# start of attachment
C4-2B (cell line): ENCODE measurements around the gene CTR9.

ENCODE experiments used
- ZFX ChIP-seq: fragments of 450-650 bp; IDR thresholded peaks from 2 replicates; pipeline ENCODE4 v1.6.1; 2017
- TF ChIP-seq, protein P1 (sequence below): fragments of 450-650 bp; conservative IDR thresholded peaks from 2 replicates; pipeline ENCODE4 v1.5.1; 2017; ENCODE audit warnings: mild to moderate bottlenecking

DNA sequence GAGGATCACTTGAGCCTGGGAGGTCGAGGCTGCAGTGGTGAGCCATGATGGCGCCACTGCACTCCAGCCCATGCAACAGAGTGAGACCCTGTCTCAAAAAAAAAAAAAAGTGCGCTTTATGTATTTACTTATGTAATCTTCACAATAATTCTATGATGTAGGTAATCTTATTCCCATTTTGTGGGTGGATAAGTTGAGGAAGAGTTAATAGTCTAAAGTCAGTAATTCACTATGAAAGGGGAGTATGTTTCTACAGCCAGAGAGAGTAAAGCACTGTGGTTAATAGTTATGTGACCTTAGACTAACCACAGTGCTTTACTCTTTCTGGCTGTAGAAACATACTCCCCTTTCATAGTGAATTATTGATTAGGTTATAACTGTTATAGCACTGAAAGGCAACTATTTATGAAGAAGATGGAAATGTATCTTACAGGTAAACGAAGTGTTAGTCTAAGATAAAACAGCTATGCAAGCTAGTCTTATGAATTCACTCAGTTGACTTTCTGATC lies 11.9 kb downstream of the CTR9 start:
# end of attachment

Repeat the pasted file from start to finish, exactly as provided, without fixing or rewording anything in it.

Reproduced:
C4-2B (cell line): ENCODE measurements around the gene CTR9.

ENCODE experiments used
- ZFX ChIP-seq: fragments of 450-650 bp; IDR thresholded peaks from 2 replicates; pipeline ENCODE4 v1.6.1; 2017
- TF ChIP-seq, protein P1 (sequence below): fragments of 450-650 bp; conservative IDR thresholded peaks from 2 replicates; pipeline ENCODE4 v1.5.1; 2017; ENCODE audit warnings: mild to moderate bottlenecking

DNA sequence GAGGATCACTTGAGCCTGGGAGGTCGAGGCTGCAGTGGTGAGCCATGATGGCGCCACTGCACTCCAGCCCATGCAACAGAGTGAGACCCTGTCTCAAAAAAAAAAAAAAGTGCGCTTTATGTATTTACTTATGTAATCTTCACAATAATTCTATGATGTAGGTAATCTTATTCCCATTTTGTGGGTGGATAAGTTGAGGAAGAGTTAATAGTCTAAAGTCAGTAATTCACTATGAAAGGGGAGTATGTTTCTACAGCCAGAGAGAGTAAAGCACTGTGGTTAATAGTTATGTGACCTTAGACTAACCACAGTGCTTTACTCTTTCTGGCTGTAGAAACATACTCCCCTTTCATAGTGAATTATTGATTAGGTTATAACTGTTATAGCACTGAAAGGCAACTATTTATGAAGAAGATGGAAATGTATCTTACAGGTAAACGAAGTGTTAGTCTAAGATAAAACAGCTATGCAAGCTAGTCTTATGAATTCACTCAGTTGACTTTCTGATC lies 11.9 kb downstream of the CTR9 start: